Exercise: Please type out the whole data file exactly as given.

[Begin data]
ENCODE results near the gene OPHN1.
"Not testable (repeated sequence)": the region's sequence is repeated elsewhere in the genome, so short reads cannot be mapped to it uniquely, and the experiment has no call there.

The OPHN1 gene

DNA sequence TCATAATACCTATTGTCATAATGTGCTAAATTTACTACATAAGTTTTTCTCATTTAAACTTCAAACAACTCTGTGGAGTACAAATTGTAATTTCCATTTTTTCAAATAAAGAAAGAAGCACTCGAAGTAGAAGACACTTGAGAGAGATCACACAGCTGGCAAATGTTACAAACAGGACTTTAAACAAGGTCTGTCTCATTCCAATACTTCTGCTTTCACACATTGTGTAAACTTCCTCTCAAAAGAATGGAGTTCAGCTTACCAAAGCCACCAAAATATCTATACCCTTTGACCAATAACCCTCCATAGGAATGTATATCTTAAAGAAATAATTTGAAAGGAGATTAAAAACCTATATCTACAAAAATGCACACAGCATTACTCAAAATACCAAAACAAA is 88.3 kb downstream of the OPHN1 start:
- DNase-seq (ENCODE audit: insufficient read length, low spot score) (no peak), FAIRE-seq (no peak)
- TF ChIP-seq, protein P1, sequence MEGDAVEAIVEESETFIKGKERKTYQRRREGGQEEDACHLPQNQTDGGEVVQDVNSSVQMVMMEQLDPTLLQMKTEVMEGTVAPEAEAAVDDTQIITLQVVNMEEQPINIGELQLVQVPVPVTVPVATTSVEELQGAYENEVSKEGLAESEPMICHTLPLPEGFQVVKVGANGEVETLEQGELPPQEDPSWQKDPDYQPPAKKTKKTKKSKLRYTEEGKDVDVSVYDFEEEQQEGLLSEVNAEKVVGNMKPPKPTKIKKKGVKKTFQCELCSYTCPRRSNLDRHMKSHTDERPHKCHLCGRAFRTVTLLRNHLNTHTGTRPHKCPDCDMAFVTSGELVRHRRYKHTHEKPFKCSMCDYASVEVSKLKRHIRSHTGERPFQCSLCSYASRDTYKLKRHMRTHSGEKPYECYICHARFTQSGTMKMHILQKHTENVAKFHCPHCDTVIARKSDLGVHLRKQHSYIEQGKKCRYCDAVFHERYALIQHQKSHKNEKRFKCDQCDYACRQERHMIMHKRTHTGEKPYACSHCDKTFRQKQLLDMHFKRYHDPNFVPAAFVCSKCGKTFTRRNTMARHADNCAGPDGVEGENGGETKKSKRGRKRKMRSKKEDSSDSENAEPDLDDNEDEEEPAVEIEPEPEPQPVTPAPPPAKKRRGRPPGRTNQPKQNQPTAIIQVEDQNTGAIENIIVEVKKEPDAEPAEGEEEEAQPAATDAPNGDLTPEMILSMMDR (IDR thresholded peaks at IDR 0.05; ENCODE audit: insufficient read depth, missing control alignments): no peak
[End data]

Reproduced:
ENCODE results near the gene OPHN1.
"Not testable (repeated sequence)": the region's sequence is repeated elsewhere in the genome, so short reads cannot be mapped to it uniquely, and the experiment has no call there.

The OPHN1 gene

DNA sequence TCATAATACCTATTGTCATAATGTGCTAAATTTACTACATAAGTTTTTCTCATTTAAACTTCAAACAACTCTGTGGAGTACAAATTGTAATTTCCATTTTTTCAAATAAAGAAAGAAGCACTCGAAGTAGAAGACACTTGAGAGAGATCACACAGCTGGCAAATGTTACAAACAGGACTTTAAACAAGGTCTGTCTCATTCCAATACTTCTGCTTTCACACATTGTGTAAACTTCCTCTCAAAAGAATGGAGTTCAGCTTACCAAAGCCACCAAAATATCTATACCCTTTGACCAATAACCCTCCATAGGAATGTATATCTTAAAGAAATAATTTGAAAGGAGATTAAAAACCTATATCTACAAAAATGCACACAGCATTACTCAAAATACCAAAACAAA is 88.3 kb downstream of the OPHN1 start:
- DNase-seq (ENCODE audit: insufficient read length, low spot score) (no peak), FAIRE-seq (no peak)
- TF ChIP-seq, protein P1, sequence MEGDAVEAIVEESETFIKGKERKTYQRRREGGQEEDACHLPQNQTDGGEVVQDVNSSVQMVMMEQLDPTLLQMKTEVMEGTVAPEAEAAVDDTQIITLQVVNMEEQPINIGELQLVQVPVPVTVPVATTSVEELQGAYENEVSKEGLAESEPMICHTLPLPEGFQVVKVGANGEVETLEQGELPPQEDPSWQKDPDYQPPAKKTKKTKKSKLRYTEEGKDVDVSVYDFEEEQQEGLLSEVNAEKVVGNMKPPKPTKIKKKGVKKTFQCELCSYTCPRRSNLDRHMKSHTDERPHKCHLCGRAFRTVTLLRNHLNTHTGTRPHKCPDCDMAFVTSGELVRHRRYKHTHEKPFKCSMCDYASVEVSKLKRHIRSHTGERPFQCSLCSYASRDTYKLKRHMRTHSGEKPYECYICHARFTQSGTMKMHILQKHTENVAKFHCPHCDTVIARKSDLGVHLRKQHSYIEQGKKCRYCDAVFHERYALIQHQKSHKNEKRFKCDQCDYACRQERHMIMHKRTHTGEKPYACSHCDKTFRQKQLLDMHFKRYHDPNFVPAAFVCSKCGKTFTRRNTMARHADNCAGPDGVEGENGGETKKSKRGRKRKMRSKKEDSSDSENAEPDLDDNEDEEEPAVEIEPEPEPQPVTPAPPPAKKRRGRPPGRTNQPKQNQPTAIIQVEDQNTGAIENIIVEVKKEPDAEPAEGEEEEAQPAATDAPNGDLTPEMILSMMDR (IDR thresholded peaks at IDR 0.05; ENCODE audit: insufficient read depth, missing control alignments): no peak